Tyrrell’s tell a funny story of how they asked Penfolds for Chardonnay cuttings back in he 70’s after being refused Murray Tyrrell did a midnight raid on the vineyard and helped himself to some choice clippings. That’s how Vat 47 came to be. Today it is still viewed as an Icon for Chardonnay from the Hunter Valley.
The quiet achiever, Ken Sloan has pursued making the best Chardonnay he can from the Hunter and his wines have been awarded with an astounding number of trophies. He is ably assisted by winemaker Nick Paterson, part of a new breed of Hunter Valley winemakers forging an individual style with Chardonnay.
Another formidable team of Young Winemaker of the year Liz Jackson and Damian Stevens making a consistent style of Chardonnay that continues to wow the critics. The 2011 Winemakers Reserve was awarded best regional Chardonnay by James Halliday, in his inaugural Chardonnay Challenge. It’s a wine of immense complexity but at its core is quintessential Hunter Valley fruit.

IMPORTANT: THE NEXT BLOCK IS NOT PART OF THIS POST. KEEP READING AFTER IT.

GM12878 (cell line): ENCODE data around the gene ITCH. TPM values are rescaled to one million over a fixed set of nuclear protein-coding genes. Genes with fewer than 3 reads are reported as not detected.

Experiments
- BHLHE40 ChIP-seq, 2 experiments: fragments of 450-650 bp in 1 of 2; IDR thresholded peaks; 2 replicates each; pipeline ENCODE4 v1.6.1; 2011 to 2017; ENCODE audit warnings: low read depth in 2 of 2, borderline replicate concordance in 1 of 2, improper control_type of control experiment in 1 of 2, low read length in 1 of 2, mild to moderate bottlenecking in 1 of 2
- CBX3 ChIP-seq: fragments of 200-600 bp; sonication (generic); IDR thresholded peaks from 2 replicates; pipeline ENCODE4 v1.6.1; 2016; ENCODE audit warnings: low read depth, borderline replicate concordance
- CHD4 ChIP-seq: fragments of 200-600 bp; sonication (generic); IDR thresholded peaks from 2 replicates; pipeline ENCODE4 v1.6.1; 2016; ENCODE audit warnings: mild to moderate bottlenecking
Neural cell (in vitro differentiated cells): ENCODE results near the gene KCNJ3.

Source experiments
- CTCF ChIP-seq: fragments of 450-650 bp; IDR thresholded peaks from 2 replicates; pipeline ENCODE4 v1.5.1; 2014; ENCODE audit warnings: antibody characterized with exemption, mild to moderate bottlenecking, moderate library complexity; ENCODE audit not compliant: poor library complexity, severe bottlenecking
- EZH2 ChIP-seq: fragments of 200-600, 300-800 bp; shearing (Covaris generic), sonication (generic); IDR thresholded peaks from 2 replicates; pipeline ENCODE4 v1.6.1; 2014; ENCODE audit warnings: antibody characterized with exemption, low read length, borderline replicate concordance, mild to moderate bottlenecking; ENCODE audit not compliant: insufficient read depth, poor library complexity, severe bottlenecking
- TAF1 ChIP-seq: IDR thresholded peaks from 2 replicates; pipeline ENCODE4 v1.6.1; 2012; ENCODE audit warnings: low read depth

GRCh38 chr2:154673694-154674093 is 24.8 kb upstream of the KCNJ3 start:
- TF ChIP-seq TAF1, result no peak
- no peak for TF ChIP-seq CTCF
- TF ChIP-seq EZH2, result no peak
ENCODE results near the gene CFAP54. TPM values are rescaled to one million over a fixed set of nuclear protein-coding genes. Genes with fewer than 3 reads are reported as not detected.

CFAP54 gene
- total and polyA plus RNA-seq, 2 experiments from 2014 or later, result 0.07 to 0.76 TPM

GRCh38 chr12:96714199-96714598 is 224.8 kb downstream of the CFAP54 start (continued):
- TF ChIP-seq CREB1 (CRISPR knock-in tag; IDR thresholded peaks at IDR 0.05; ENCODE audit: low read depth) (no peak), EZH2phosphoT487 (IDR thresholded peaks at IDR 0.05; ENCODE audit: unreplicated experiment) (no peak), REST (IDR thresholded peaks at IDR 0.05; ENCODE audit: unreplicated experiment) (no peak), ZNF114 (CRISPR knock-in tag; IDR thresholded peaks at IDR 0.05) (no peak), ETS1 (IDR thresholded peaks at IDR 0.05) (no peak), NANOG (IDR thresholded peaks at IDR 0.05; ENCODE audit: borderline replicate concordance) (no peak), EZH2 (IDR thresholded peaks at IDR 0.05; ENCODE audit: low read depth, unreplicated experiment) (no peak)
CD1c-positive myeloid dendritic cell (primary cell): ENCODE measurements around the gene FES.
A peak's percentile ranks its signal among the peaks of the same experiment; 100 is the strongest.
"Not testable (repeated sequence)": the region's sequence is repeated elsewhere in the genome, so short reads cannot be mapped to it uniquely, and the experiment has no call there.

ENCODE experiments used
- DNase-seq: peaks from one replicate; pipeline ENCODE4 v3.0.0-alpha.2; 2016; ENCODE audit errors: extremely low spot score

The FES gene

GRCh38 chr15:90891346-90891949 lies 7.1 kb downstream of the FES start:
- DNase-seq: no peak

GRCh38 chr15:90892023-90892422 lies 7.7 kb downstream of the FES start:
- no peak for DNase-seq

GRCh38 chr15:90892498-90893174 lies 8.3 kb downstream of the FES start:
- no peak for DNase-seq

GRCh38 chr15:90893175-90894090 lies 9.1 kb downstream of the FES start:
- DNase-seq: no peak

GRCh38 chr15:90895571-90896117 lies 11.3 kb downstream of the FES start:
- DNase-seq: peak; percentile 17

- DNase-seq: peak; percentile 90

The pendulum for Chardonnay has finally swung back into favour. There was a time where it looked quite bleak for Australian Chardonnay. In the 80s we pleased and pampered the palates of the global market with approachable fruit and obvious oak that took the “sunshine in a glass” philosophy to new levels. Then there was a revolt. Just as quickly as it had become fashionable to love oaky, Aussie Chardonnay. It soon became the thing of derision. The oak became overbearing, the fruit too sweet, the flavours too in your face.